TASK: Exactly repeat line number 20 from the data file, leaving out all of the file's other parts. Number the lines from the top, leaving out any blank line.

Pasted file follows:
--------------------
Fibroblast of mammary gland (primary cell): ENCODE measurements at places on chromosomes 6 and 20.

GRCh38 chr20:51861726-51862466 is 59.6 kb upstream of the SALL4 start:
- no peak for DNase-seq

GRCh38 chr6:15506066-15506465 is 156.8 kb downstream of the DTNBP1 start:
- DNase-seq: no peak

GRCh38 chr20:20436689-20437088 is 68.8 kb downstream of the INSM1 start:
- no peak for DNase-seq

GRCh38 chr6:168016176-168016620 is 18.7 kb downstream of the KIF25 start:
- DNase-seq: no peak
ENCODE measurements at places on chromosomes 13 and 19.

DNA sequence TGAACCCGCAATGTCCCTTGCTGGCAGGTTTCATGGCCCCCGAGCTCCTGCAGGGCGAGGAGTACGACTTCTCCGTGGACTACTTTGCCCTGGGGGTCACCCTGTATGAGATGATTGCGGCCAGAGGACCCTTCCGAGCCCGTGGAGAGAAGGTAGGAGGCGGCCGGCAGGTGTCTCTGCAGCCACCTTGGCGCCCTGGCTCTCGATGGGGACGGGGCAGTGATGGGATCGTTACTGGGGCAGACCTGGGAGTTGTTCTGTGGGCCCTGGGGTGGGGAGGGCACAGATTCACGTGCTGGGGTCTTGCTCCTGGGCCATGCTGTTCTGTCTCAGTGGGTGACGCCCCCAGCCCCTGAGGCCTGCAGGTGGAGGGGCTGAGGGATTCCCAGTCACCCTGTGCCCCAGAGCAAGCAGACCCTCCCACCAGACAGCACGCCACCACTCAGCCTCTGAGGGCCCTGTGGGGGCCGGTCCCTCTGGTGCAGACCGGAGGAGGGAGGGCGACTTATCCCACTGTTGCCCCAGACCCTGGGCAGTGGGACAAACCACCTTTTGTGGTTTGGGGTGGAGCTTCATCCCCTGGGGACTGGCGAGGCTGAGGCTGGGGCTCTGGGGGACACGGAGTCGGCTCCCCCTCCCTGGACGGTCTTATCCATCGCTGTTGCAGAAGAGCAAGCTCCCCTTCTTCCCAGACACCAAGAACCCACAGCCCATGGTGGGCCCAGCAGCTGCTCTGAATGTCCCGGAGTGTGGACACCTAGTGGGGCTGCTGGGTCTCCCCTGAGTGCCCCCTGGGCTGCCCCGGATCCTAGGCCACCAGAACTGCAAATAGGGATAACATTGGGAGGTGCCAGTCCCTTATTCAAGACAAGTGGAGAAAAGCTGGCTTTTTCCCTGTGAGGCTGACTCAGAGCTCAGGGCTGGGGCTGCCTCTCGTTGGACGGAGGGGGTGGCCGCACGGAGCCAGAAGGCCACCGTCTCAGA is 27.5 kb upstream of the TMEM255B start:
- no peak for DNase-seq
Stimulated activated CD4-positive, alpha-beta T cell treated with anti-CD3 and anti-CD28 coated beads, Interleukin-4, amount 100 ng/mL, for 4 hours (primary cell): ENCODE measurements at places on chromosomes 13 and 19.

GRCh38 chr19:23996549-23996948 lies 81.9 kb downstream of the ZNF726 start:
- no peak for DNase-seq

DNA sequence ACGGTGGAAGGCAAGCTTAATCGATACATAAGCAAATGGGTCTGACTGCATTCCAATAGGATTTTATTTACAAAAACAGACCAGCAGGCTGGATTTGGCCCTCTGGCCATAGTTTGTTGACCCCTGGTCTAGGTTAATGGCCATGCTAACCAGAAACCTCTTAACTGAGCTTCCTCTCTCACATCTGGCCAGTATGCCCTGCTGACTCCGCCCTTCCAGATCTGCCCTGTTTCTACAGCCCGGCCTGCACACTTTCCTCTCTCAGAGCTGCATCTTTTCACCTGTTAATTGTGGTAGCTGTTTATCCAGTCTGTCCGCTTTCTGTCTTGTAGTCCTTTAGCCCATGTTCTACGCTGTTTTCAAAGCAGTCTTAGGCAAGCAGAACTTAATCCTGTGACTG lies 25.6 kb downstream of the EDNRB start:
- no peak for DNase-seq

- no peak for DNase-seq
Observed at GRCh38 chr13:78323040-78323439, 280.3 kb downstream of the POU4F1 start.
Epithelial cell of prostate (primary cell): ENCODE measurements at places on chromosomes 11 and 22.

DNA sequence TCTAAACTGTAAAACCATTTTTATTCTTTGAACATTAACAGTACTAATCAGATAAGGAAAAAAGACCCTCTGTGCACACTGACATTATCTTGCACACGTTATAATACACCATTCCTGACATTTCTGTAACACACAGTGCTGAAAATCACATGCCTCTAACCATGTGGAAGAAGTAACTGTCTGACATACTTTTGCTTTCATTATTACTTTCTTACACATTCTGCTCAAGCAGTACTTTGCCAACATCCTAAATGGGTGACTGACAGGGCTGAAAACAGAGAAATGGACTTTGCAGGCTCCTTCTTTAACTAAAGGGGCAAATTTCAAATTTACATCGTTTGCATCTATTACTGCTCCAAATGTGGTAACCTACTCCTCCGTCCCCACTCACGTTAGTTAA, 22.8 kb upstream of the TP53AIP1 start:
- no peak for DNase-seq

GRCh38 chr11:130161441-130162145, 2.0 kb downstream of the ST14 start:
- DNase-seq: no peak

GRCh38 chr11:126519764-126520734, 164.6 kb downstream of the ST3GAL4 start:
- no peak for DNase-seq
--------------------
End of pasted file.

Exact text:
Epithelial cell of prostate (primary cell): ENCODE measurements at places on chromosomes 11 and 22.